A few years ago, something changed in the business world…and probably not for the better. Companies stopped sending Christmas cards to customers or clients or associates. And while this has meant a little less holiday cheer to go around, there’s a much bigger issue at stake.
Think of it from a marketing perspective. Once a year, at the end of the year, when most people are receptive to the holiday spirit, you send them a card that acknowledges your relationship, that thanks them for being part of your success, and that wishes them the best for the year ahead.
Think about what happened when those cards arrived — what still happens in many places. Unlike other mail, which gets read and discarded, Christmas cards are often kept and displayed, at least through the holiday season.
If you were a smart company, you wouldn’t order “generic” cards that would blend in with all the rest. You’d have your own cards designed and printed so they would stand out and help your message — and your brand — stay top of mind for a month.
On top of all that, your card was an additional “touch,” one that could help solidify your existing customer relationships or move prospects one step closer to becoming clients.
When you think of it in those terms, that Christmas card can be seen for what it is — or at least what it once was — an important element of your sales and marketing plan. In that light, it seems almost absurd that it’s gone away.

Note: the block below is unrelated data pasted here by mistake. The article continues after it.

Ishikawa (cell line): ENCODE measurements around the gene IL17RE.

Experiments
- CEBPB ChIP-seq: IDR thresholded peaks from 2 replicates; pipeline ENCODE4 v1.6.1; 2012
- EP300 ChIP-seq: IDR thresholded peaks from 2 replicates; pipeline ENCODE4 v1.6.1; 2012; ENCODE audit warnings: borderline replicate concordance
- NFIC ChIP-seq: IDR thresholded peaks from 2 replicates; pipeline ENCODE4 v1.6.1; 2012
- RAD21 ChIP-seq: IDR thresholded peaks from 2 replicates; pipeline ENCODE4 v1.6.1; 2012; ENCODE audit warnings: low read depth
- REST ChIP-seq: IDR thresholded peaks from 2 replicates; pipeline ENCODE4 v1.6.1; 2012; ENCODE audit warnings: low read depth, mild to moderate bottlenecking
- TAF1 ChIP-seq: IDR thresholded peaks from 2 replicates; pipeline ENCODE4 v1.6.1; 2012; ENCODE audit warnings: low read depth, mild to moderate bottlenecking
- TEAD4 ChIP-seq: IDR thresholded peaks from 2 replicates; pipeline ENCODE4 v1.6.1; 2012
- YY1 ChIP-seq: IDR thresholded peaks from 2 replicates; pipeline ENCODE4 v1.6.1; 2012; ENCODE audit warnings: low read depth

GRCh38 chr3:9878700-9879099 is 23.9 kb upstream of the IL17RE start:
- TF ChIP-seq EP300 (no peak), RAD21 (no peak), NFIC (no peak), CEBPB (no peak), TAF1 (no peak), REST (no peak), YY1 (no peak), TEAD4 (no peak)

That’s another big argument in favor of doing one. If there are far fewer holiday cards in your customer’s mailbox, the ones they receive have an outsized impact. All those good things we mentioned earlier are amplified.
“But wait,” you say, “we send out a holiday email! Same impact for a fraction of the cost!” Of course, that’s not even remotely true. Email is far less personal, and gets deleted as soon as it’s read — assuming that the subject line doesn’t send it right into the trash. It practically screams “minimal effort.”
Beyond all that, of course, is the reason you send season’s greetings in the first place: you genuinely want to spread good feelings and holiday cheer. But if you can do that, and at the same time, make a thoughtful marketing decision, Christmas may indeed come early for your business.